Our economic climate has reached all realms of our society, including the education sector. During a period when classroom size is increasing and guidance counselors have many responsibilities, education budgets are shrinking and education professionals are being asked to do more with less.
It’s no wonder when you ask school guidance counselors what their greatest struggle is today, their answer is usually lack of resources. Guidance counselors cite lack of time, manpower, and money as posing the greatest challenge to their job.
Eric Blanco, a counselor at Ernest Righetti High School in central California, says his job is a juggling act. Coordinating college information sessions, acting as a crisis intervention counselor, and balancing a number of other clerical duties, Blanco says, take away from his direct counseling time.
“I have to deal with whatever’s the most pressing,” Blanco says. “If I get a call about a student who’s suicidal I have to deal with that immediately, which means I may have to drop the letter of recommendation I’m writing for a student, which means I may not get that grade check to the student who’s at borderline, that sort of follow-through.”
That’s because Blanco is the only counselor in a school with 2,200 students, and is sometimes unable to see each student more than once throughout the year, if at all.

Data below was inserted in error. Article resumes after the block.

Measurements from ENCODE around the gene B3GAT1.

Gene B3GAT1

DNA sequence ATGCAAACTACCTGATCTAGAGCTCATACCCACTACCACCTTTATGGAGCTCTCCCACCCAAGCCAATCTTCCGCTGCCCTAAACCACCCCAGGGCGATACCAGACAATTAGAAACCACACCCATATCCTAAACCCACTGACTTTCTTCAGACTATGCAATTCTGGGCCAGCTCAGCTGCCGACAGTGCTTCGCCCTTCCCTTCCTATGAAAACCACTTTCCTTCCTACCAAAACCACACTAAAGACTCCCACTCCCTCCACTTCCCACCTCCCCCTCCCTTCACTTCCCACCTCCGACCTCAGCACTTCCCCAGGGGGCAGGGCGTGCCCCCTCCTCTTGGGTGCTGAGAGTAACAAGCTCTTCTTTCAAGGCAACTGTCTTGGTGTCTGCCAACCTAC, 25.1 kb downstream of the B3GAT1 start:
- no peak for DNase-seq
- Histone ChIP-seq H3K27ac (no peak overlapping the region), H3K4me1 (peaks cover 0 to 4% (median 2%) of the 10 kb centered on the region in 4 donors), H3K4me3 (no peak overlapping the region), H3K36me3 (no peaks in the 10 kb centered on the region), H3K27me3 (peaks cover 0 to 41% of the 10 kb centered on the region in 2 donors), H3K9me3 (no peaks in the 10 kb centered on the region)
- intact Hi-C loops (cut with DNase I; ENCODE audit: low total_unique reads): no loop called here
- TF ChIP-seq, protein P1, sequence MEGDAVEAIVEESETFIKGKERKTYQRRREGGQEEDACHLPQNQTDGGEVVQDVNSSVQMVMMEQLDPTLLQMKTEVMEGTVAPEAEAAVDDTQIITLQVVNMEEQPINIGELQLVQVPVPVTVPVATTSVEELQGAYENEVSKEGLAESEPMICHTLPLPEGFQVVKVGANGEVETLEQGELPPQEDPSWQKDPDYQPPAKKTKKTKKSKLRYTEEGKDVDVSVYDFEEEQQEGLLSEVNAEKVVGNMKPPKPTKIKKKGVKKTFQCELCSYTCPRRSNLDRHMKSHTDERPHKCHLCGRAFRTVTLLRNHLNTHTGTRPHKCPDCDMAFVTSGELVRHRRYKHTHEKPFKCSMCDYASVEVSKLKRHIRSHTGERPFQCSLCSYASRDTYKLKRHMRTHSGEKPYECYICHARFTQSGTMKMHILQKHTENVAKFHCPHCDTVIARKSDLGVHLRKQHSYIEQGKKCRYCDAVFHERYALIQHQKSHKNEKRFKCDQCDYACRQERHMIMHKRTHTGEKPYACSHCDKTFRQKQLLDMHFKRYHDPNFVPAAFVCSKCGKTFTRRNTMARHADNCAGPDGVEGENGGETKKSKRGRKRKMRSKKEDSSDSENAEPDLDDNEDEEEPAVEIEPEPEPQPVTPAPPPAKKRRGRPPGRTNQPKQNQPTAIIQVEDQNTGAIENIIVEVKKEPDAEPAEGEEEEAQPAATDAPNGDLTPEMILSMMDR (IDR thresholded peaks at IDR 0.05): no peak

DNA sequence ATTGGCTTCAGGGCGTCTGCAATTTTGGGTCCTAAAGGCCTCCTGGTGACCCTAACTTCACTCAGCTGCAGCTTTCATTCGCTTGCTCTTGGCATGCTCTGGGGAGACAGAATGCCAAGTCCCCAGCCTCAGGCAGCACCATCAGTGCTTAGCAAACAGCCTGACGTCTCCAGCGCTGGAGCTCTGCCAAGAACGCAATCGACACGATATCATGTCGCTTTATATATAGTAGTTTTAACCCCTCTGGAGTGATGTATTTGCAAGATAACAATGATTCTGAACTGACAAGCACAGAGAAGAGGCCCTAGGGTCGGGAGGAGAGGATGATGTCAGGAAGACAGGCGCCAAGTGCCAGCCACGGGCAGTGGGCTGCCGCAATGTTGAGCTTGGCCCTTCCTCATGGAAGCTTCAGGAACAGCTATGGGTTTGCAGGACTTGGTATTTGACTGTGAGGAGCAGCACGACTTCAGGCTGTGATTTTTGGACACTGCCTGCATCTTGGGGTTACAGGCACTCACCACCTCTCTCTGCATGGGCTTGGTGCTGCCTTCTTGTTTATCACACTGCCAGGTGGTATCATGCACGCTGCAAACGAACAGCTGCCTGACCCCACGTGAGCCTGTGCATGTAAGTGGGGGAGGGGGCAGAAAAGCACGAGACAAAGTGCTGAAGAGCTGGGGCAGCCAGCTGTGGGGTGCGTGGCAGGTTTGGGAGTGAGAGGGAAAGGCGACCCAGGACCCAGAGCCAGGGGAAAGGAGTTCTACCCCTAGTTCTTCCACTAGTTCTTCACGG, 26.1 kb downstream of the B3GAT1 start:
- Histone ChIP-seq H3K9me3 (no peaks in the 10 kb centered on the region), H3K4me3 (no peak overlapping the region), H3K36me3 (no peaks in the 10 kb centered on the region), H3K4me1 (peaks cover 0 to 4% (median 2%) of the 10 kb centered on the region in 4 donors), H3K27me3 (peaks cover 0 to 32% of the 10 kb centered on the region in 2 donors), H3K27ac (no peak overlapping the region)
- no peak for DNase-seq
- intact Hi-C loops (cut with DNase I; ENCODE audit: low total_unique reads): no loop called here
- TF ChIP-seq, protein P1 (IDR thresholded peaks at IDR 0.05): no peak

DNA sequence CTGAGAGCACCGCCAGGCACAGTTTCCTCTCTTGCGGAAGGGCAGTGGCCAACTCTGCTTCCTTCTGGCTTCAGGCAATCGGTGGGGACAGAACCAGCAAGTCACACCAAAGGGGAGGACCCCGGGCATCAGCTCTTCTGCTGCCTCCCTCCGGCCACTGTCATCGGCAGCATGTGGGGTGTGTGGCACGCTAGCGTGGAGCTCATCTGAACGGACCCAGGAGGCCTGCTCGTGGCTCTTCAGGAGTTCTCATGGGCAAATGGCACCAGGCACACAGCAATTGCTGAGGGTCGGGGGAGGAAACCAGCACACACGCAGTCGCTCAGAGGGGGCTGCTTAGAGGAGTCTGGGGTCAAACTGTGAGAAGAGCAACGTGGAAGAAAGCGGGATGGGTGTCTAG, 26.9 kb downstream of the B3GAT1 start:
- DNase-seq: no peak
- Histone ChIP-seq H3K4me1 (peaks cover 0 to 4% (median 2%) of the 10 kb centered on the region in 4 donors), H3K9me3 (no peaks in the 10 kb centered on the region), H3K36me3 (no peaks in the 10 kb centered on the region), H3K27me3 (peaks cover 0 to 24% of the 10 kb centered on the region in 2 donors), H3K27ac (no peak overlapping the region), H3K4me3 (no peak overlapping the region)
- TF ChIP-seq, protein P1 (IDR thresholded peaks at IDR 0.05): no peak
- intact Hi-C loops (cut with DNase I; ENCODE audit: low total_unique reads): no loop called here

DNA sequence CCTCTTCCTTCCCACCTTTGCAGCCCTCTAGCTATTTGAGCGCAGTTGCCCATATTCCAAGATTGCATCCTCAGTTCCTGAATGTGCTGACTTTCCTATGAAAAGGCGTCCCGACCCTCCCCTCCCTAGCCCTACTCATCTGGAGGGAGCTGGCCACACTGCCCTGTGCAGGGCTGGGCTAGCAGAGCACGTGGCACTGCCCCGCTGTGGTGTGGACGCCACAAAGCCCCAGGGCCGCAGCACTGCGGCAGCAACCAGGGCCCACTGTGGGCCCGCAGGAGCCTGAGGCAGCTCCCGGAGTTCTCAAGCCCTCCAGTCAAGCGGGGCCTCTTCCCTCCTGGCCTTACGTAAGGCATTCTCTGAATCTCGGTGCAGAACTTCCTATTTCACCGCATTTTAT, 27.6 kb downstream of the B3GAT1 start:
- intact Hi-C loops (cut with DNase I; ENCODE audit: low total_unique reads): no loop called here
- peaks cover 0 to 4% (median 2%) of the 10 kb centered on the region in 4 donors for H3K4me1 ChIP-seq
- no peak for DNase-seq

“One of the things that has made me step back a couple times is I’ve had students come and say, ‘We know you’re our counselor, but you’re so busy that I don’t come by,'” Blanco says. “And I always tell them if there’s something they need to talk about, I’m available to talk. But they see how overwhelmed I can be in terms of work, and it makes me feel bad that a student would say that.”
Although counselors’ case loads have decreased in recent years, the national average remains nearly twice the recommended rate set by the American Counseling Association, with each counselor seeing 471 students on average. Only two states have ratios that meet the recommended case load of 250 students for each counselor: Vermont, at 1:235, and Wyoming, at 1:200, according to data from the American School Counselor Association.
The situation is much worse in California, which at 1:1016 has the highest counselor-to-student ratio in the nation. But the numbers have spiked because California, like many other states, has no set mandate for student-to-counselor ratios.
When school districts face financial pressures due to state budget cuts, flexible jobs such as librarians, nurses, and school counselors are often on the chopping block, according to Art Terrazas, the grass-roots advocacy coordinator for the American Counseling Association.
“Counseling, when compared to teaching, is still a much younger profession,” Terrazas says. “When school districts are looking at areas where they might be able to save a dollar … those are easy programs to justify a cut if you don’t know what it does.”